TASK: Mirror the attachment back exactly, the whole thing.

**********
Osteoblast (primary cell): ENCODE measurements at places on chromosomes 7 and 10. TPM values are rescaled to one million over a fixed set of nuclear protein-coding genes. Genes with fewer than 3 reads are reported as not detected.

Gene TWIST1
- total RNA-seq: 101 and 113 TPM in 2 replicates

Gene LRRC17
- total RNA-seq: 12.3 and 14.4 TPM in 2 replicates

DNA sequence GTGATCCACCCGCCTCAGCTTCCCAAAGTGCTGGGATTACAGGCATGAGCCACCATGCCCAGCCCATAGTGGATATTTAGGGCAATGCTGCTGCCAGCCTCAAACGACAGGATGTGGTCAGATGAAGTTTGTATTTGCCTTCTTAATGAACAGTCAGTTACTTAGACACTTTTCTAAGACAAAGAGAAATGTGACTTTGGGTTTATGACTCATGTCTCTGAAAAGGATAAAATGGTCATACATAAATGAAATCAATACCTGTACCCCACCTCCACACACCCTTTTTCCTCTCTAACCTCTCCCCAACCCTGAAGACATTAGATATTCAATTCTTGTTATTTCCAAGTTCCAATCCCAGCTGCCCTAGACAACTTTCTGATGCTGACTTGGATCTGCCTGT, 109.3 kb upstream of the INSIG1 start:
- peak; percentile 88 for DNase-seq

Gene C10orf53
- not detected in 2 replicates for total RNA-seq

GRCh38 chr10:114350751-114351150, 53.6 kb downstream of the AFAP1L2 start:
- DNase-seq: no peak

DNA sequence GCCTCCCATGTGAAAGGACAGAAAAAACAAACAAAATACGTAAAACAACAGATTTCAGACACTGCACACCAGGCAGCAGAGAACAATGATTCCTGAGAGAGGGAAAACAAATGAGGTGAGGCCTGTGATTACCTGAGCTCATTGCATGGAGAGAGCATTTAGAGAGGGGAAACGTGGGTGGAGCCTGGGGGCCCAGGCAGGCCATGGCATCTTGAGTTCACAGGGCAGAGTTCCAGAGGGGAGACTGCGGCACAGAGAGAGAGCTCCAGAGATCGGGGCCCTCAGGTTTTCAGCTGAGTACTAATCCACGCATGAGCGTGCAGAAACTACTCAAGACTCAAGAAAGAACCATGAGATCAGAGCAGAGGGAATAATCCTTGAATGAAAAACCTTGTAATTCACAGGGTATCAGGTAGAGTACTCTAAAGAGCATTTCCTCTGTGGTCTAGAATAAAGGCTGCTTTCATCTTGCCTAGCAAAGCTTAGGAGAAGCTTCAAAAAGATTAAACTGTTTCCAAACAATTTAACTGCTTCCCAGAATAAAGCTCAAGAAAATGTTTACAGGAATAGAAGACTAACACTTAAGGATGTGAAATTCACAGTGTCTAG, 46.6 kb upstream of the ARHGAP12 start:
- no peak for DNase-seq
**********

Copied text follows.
Osteoblast (primary cell): ENCODE measurements at places on chromosomes 7 and 10. TPM values are rescaled to one million over a fixed set of nuclear protein-coding genes. Genes with fewer than 3 reads are reported as not detected.

Gene TWIST1
- total RNA-seq: 101 and 113 TPM in 2 replicates

Gene LRRC17
- total RNA-seq: 12.3 and 14.4 TPM in 2 replicates

DNA sequence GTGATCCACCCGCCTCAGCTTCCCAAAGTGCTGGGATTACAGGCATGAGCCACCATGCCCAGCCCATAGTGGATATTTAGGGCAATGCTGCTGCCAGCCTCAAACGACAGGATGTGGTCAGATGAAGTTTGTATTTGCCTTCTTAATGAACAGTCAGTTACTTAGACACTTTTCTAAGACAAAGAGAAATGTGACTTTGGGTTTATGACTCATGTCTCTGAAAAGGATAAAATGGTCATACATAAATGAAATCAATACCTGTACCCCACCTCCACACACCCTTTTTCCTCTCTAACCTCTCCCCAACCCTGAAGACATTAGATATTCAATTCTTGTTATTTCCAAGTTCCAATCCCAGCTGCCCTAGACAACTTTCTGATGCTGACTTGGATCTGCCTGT, 109.3 kb upstream of the INSIG1 start:
- peak; percentile 88 for DNase-seq

Gene C10orf53
- not detected in 2 replicates for total RNA-seq

GRCh38 chr10:114350751-114351150, 53.6 kb downstream of the AFAP1L2 start:
- DNase-seq: no peak

DNA sequence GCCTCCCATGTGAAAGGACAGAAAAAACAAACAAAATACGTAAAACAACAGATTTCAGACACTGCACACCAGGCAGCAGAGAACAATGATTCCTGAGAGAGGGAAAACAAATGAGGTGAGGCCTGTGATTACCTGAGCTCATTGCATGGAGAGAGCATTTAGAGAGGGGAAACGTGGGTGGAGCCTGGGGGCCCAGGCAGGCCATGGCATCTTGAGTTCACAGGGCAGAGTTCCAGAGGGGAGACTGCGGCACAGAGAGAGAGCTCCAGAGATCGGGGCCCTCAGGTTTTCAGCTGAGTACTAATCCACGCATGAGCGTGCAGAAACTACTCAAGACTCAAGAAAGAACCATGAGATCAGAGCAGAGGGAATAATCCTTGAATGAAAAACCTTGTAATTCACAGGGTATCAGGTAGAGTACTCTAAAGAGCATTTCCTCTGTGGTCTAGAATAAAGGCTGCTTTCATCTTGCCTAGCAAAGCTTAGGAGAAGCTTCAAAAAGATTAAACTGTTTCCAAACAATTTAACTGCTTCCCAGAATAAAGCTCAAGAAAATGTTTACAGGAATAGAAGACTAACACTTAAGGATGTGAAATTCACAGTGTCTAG, 46.6 kb upstream of the ARHGAP12 start:
- no peak for DNase-seq